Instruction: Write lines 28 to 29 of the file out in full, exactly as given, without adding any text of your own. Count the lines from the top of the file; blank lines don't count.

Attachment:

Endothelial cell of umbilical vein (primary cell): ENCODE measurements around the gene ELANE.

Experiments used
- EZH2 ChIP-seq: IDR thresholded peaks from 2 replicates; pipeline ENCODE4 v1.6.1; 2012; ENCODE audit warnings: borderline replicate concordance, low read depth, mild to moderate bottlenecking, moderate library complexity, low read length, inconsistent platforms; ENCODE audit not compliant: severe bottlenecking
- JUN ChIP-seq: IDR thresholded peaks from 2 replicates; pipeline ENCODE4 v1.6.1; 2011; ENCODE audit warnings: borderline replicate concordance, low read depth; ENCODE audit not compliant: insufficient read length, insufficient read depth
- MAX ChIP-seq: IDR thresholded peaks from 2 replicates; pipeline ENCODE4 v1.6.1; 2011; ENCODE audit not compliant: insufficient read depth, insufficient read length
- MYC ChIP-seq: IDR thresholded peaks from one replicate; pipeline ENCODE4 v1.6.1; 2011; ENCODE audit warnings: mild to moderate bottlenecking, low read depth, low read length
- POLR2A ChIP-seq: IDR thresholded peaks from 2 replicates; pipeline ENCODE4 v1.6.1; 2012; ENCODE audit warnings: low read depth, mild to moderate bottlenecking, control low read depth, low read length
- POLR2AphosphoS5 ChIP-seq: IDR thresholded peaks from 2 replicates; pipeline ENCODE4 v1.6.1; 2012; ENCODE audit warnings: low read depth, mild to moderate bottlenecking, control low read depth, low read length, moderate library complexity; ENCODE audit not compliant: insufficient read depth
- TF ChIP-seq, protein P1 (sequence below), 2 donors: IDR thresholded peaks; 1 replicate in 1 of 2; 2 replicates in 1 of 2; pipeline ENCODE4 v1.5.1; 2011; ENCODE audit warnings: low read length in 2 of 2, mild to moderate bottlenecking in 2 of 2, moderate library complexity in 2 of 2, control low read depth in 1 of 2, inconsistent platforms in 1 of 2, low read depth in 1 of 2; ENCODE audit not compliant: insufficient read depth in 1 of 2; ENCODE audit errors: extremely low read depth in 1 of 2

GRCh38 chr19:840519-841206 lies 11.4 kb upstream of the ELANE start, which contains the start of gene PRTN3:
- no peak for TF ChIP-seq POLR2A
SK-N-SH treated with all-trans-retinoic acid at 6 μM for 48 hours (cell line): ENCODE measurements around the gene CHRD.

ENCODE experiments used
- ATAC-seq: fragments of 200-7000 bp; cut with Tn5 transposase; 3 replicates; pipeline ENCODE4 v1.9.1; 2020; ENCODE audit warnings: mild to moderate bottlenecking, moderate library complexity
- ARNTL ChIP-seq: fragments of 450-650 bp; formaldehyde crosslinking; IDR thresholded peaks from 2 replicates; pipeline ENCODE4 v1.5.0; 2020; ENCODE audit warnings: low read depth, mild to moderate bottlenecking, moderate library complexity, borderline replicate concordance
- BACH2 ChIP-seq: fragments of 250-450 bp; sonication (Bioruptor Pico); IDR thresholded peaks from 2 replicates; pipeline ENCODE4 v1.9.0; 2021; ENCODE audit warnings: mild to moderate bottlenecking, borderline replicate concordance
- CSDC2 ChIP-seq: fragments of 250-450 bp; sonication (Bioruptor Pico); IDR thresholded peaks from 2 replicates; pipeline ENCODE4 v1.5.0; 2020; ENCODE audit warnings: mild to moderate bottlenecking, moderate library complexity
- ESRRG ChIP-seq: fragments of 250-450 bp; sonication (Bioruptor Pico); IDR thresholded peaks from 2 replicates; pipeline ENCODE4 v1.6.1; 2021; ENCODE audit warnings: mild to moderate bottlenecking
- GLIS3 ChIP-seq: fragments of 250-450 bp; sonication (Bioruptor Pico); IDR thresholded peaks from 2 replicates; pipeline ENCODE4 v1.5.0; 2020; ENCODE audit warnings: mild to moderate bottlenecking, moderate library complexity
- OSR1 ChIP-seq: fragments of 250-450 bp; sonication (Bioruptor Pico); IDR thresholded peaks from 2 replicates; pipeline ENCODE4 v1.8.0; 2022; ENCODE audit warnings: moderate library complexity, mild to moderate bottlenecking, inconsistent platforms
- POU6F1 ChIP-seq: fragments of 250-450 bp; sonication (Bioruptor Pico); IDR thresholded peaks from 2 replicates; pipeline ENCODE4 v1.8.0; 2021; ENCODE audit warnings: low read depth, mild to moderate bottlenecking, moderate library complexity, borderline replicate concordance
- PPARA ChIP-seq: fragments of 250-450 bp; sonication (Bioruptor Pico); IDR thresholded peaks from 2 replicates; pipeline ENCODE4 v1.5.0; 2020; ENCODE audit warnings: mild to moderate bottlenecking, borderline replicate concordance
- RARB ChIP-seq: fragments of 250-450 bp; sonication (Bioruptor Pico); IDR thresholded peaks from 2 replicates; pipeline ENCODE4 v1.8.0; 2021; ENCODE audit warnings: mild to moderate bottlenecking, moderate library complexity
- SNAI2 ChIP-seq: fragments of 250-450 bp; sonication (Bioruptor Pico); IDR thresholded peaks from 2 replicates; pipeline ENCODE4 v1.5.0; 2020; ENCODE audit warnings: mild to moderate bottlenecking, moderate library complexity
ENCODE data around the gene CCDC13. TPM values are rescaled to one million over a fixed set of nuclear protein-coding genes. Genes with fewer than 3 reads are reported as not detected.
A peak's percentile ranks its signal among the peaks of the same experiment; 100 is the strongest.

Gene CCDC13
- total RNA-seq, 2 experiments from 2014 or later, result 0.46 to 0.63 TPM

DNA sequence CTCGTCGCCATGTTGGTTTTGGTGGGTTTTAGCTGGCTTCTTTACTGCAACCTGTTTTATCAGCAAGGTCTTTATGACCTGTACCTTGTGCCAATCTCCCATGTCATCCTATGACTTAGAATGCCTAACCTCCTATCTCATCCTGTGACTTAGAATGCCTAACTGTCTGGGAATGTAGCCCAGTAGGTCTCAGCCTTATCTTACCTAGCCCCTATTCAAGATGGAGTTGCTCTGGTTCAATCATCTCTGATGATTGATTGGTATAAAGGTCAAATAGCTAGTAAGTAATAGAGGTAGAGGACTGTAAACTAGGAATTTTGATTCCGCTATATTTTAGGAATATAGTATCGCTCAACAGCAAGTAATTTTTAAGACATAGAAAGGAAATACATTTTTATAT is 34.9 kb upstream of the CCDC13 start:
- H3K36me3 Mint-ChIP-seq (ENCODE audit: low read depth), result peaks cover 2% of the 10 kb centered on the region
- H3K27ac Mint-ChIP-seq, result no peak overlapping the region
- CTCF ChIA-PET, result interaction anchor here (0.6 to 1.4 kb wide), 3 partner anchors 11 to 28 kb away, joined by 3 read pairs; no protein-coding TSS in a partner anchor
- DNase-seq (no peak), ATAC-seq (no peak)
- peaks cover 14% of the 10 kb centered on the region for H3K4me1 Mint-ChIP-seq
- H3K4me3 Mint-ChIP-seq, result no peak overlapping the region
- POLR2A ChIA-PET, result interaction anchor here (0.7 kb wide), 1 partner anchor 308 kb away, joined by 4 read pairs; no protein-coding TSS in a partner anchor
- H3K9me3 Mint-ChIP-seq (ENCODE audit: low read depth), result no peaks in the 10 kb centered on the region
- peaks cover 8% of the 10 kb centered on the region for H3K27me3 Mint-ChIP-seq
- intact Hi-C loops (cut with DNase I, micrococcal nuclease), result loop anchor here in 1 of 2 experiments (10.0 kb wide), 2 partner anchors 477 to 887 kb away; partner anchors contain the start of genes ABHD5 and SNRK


- total RNA-seq, 2 experiments from 2014 or later, result 0.46 to 0.63 TPM

DNA sequence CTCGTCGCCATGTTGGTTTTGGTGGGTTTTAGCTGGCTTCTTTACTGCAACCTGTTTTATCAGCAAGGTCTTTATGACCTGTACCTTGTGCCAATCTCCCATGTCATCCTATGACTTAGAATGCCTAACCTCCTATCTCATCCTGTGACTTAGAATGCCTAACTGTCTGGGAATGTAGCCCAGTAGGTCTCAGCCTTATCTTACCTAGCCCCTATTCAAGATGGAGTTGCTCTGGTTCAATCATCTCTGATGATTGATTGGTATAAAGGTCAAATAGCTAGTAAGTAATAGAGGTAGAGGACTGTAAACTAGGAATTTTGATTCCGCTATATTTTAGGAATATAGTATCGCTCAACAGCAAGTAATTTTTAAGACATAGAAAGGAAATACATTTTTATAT is 34.9 kb upstream of the CCDC13 start: